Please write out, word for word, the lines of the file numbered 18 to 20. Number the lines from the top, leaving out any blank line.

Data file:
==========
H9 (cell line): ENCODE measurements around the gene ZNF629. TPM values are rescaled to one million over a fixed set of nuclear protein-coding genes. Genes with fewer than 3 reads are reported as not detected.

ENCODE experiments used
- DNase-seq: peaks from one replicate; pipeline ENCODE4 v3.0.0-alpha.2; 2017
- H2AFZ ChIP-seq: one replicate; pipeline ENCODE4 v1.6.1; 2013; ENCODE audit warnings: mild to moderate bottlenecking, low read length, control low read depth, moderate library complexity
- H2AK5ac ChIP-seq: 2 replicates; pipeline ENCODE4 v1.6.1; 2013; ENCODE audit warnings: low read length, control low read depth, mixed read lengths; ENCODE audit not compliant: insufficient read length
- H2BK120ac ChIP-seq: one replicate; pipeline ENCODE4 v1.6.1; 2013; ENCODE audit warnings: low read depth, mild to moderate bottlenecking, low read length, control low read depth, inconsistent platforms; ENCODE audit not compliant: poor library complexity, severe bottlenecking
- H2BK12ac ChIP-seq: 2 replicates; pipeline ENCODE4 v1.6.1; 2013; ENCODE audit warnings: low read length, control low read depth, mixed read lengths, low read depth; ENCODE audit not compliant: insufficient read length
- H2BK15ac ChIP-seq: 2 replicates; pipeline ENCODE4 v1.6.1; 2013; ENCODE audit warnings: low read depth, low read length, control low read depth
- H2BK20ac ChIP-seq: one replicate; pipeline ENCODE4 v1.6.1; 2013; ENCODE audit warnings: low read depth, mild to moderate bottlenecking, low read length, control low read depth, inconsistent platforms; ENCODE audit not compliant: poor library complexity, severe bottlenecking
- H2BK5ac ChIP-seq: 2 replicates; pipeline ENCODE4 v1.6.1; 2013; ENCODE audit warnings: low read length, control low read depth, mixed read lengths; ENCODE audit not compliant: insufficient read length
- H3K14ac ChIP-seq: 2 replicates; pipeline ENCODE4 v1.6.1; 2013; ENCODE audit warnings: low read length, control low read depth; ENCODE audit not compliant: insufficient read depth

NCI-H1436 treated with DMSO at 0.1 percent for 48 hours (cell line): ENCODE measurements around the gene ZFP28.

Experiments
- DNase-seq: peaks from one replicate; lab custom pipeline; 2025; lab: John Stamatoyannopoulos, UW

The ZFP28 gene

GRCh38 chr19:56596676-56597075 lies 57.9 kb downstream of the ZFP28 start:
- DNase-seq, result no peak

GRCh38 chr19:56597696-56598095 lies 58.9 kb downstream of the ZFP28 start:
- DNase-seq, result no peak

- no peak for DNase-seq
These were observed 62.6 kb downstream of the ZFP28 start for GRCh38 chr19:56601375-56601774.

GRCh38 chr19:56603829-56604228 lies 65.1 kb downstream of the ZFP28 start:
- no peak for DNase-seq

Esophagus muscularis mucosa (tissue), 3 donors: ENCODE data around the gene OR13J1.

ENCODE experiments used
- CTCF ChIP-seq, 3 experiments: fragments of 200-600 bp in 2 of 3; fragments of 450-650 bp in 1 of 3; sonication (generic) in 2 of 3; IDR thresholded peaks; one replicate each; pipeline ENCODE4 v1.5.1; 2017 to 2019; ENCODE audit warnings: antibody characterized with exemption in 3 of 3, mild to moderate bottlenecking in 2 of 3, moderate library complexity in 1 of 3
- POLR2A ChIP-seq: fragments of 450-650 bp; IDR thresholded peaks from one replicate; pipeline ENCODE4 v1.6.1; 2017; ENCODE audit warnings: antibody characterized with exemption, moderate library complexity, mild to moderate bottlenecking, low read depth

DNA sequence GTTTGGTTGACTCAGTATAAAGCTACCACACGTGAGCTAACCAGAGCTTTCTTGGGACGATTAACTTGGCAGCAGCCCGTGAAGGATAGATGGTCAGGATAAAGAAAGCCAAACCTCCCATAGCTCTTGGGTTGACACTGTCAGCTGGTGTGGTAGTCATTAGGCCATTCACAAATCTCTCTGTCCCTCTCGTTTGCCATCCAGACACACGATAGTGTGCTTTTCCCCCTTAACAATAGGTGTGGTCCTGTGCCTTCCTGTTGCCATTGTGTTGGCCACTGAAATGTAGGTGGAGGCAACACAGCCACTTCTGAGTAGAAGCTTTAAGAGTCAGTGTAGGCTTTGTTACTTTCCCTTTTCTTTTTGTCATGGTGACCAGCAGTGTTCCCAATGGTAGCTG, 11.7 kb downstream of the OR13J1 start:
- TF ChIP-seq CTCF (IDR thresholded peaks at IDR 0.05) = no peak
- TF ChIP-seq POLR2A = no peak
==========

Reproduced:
GRCh38 chr19:56597696-56598095 lies 58.9 kb downstream of the ZFP28 start:
- DNase-seq, result no peak

- no peak for DNase-seq